Bioengineering (BS)

 

The Bachelor of Science in Bioengineering at Florida Gulf Coast University emphasizes the application of new technology to biomaterials, biomechanics, and biomedical tools and procedures.

 

 

 


Explore FGCU

Undergraduate students have multiple opportunities throughout their academic journey to get involved in engineering projects, research and student organizations.

Academic Quicklinks

Curriculum MapBioengineering Minor

Bioengineering Faculty/Staff

Bioeng Prog Dir/Assoc Prof
HE 0314
Associate Professor
HE 0309
Assistant Professor
HE 0324
Associate Professor
HE 0313
Visiting Assistant Professor
HE 0126A
Adjunct, College of Engineering

 

Where do our bioengineering students go after graduation?

Medical Device & Biotechnology

Develop new surgical instruments, implants, medical equipment, software, technologies, or therapies.

Health Care

Work closely with doctors, nurses, physical therapists, rehabilitation specialists and other health care professionals to improve patient care and outcomes.

Government

Federal agencies such as the Food and Drug Administration ensure that medical and biological devices in our country are safe and effective.

Advanced Degrees

Masters and Doctorate level work allow for graduates to undertake careers in cutting edge areas such as cell and tissue engineering and advanced medical imaging technologies

Professional Degrees

An undergraduate degree in Bioengineering is an excellent stepping-stone for entry into schools and careers focused in areas such as medicine and law.

 

Students learn how to solve problems associated with interactions between living and non-living materials and systems. With the addition of an additional 4-credit general biology course, graduates will also meet the prerequisite requirements of most medical schools.

The mission of the B.S. Bioengineering degree program is to:

  • Deliver graduates with a high-quality education in engineering and the life and physical sciences who are well prepared for careers in a variety of environments, including the medical device industry, health care, and biotechnology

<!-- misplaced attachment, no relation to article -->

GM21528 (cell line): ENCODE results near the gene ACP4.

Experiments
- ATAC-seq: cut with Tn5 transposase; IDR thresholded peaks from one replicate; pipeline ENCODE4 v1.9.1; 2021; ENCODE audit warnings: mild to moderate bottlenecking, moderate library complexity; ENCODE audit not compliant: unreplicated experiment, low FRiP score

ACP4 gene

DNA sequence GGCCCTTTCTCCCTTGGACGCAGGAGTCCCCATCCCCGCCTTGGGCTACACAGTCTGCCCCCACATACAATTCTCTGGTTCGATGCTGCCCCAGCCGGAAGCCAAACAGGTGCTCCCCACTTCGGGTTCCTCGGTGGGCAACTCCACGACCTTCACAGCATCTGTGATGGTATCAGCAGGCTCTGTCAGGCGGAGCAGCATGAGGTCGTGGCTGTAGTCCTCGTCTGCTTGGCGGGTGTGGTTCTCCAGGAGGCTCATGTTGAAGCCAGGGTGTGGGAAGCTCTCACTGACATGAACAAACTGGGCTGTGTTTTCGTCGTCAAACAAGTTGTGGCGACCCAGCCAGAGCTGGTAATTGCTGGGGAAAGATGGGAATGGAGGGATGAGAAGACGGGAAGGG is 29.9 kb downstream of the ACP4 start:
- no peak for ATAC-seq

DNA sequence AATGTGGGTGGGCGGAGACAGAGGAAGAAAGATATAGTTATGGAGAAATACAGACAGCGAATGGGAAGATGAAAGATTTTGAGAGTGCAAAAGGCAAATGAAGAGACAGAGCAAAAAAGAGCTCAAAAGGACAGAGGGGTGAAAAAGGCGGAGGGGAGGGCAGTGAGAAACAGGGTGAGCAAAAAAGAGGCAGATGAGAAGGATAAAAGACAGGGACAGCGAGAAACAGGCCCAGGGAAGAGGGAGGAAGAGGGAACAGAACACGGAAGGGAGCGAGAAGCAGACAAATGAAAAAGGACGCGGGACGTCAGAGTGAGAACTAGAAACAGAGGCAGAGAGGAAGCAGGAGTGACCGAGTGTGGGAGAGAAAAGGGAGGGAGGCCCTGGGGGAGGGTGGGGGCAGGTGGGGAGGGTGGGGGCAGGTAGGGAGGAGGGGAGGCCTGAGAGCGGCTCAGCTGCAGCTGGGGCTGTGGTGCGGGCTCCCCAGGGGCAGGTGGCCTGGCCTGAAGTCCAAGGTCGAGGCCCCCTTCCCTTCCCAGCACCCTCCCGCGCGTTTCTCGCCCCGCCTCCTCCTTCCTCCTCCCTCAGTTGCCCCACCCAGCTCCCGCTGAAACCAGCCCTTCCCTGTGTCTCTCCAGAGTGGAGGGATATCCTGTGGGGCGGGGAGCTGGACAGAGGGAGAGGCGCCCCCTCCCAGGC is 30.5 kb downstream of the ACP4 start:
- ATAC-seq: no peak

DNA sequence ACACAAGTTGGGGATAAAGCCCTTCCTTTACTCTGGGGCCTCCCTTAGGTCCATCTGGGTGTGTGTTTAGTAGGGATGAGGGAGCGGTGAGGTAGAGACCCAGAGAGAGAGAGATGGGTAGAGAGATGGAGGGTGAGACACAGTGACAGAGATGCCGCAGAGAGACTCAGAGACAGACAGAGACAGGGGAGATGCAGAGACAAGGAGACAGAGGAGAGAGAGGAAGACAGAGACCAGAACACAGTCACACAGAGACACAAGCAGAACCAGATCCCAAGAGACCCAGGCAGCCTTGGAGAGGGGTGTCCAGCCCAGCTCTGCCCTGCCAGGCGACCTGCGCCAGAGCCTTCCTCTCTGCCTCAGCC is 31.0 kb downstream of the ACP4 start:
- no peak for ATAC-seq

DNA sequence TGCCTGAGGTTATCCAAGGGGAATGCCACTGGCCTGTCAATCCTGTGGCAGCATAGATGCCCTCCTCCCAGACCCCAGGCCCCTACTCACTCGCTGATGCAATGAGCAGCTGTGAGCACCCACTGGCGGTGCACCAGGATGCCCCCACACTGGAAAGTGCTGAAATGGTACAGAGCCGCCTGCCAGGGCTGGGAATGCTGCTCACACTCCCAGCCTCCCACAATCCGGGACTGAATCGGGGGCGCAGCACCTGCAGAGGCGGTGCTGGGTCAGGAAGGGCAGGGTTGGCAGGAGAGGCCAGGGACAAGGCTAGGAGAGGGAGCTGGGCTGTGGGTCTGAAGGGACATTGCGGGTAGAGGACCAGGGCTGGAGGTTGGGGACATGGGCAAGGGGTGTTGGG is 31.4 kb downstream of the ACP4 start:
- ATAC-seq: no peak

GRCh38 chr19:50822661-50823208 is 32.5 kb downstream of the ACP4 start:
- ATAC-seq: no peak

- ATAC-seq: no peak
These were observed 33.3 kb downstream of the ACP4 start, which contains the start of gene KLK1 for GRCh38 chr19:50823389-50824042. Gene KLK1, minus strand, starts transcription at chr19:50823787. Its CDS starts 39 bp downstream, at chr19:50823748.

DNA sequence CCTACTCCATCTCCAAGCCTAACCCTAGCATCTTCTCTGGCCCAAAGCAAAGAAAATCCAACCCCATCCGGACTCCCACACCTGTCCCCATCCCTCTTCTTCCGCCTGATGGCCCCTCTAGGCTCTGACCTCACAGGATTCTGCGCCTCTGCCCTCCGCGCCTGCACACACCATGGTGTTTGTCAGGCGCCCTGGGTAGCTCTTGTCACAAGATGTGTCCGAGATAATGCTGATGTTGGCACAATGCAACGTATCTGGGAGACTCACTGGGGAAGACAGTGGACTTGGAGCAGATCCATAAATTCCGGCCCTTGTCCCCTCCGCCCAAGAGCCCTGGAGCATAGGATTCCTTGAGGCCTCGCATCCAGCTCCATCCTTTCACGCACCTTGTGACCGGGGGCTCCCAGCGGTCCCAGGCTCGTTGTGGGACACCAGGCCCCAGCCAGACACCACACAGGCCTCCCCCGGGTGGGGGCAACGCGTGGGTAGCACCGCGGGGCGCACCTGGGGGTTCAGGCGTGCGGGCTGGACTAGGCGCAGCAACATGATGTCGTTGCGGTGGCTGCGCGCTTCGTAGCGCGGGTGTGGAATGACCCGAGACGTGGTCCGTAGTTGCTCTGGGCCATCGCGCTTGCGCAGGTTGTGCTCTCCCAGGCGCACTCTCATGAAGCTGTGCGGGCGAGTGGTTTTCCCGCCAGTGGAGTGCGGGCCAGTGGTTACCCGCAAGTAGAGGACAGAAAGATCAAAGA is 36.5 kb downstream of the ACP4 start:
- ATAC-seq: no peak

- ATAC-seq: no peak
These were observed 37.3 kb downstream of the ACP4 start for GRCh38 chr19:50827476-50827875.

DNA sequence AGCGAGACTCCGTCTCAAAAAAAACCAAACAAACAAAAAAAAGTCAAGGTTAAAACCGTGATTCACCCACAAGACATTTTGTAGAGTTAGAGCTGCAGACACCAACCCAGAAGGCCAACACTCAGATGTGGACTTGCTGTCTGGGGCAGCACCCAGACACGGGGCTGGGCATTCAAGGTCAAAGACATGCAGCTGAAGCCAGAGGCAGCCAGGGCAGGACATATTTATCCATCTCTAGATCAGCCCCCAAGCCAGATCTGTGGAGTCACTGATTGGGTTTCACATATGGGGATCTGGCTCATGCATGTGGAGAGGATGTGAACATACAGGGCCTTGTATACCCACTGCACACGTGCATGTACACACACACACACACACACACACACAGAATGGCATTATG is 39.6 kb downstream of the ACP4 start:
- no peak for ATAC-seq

• Prepare graduates to be valued contributors in their chosen fields, as well as for further graduate study and professional training
  • Provide an entrepreneurial and service oriented environment and curriculum that values diversity, professionalism, and collaboration across multiple disciplines


bioengineering lab

 


 

Bioengineering Facilities

Pictured below are a few the of the spaces that Bioengineering students frequent. 

Arthrex Biomechatronix Research Lab

The Arthrex Biomechatronix Research Lab is used for biomechanics as well as mechanical, prosthetics, and assistive devices research and development projects. The primary equipment in this lab includes an 8-camera Qualisys motion capture system with AMTI force plates that are able to record the position of passive reflective markers in the room in 3D to an accuracy of approximately 1mm. There are 3D printers and CNC engraving machines in the lab, which are used for fabrication of both class and research project prototypes. The various devices and projects in the room are typically associated with student’s class and research projects, most of which are ongoing with 1-3 students working on a project at any given time throughout the semester.

Holmes Hall 339

This is the main bioengineering classroom for junior and senior courses with a capacity for 48 students. It is designed for class lectures as well as lab practices in accordance to the lecture-lab approach of the bioengineering department. As a classroom, it contains 8 large double-sided bench-type tables, each accommodating 6 students, and it is equipped with three full length white boards, two projection screens, two cameras for lecture video capture, and 36 desktop computers for student use. Laboratory practices are carried out in the room for the human physiology courses, the courses of the electrical sequence, and the biomaterials courses. Equipment available for the lab practices includes 16 electrical equipment stations, each having power supply, function generator, oscilloscope, and National Instruments ELVIS II system. Equipment also includes 12 Fluke vital sign patient simulators, 12 NI portable data acquisition units, and 16 iWorx sets for acquisition and analysis of physiological signals/parameters. Additional equipment includes Arduino programming kits, multimeters, breadboards, and various electrical and electronic components.

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